Follicular Lymphoma: PET-CT Surpasses CT For Response Assessment

Judith Trotman MBChB, FRACP, FRCPA Associate Professor Concord Hospital University of Sydney, AustraliaMedicalResearch.com Interview with:
Judith Trotman MBChB, FRACP, FRCPA
Associate Professor Concord Hospital
University of Sydney, Australia


Medical Research: What are the main findings of the study?

Dr. Trotman: That PET-CT (applying the cut-off of ≥4 on the now internationally recommended 5 Point Scale) is a more powerful predictor of both Progression Free and Overall Survival than conventional CT in patients responding to first line immunochemotherapy for advanced follicular lymphoma.  It is also a much stronger predictor than the pre-treatment prognostic indices FLIPI and FLIP2. Patients who achieve PET-negative status have a median PFS over 6 years compared to only 17 months in those who remain PET-positive.

Medical Research: What was most surprising about the results?

Dr. Trotman: How poorly CT performed as an early predictor of remission duration, consigning the majority of patients with an unconfirmed complete and partial remission to great uncertainty.

Medical Research: What should clinicians and patients take away from your report?

Dr. Trotman: That PET-CT should replace CT as the gold standard imaging modality for response assessment after first line therapy for follicular lymphoma and can be incorporated into decision making about how often to follow-up patients in first remission.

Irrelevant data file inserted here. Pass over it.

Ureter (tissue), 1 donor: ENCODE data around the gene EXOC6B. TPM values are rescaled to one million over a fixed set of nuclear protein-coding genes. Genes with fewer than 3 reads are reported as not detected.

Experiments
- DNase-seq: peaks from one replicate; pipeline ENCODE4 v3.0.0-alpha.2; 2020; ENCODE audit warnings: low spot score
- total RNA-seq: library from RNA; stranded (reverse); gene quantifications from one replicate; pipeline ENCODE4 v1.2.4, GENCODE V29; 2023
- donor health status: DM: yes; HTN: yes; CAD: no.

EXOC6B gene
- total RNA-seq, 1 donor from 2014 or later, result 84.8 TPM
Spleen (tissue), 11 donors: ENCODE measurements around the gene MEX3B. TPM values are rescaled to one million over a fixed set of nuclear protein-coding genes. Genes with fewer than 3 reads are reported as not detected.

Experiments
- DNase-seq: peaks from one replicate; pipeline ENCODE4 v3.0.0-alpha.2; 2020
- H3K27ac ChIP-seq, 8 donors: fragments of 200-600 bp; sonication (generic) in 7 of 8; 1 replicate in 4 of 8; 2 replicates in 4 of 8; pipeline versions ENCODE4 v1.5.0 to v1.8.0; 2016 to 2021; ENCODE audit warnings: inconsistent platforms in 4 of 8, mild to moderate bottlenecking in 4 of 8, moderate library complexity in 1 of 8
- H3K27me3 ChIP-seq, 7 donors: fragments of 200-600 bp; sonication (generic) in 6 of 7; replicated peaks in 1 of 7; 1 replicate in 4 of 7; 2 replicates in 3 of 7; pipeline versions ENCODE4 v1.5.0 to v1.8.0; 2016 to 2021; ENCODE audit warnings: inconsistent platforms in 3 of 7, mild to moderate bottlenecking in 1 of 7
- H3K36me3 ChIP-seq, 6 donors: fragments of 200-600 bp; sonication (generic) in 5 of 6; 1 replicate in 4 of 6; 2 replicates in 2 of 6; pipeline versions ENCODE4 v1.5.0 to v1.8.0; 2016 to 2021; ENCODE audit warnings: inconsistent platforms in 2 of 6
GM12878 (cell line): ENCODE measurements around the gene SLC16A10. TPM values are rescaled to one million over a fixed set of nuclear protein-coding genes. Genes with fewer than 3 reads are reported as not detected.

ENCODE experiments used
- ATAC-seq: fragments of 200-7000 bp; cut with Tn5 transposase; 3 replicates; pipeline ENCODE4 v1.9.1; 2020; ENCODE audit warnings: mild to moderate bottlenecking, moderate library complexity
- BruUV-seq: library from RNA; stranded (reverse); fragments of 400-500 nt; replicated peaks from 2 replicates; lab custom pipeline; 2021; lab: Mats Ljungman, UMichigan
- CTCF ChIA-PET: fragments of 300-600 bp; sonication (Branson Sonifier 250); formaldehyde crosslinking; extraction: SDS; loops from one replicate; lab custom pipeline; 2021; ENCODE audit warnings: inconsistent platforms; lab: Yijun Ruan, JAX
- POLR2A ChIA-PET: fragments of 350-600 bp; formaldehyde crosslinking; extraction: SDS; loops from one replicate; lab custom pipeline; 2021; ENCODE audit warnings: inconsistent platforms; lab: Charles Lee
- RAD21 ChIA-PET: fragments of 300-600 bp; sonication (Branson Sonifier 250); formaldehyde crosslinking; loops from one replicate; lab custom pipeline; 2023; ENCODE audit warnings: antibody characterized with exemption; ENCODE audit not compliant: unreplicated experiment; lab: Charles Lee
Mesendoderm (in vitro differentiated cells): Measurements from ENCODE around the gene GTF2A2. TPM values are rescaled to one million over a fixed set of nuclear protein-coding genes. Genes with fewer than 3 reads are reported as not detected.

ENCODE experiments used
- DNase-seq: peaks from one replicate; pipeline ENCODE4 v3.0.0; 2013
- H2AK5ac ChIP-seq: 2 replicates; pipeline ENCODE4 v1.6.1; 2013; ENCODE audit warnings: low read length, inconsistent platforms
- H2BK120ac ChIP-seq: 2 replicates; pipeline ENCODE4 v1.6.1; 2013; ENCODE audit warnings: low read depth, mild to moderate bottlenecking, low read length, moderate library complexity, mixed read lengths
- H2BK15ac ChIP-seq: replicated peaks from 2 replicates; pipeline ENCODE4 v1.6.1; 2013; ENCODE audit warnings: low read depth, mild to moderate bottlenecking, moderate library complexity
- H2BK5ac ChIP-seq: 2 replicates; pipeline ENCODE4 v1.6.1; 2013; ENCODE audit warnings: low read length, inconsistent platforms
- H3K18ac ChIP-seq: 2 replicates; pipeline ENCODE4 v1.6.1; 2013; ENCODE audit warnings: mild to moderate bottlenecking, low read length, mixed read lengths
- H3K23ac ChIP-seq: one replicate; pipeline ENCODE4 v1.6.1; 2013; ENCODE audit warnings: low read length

Medical Research: What recommendations do you have for future research as a result of this study?

Dr. Trotman: PET-CT can now be a platform for response adapted therapies, especially those aimed to improve on the poor prognosis of patients who remain PET positive.  For most of these patients Follicular lymphoma can no longer be termed indolent.

Citation:

Prognostic value of PET-CT after first-line therapy in patients with follicular lymphoma: a pooled analysis of central scan review in three multicentre studies
Dr Judith Trotman FRACP,Stefano Luminari MD,Sami Boussetta MS,Annibale Versari MD,Jehan Dupuis MD,Christelle Tychyj MD,Luigi Marcheselli MS,Alina Berriolo-Riedinger MD,Antonella Franceschetto MD,Anne Julian MD,Fabien Ricard MD,Luca Guerra MD,Prof Corinne Haioun MD,Irene Biasoli MD,Prof Hervé Tilly MD,Prof Massimo Federico MD,Prof Gilles Salles MD,Prof Michel Meignan MD
The Lancet Haematology – 18 September 2014
DOI: 10.1016/S2352-3026(14)70008-0

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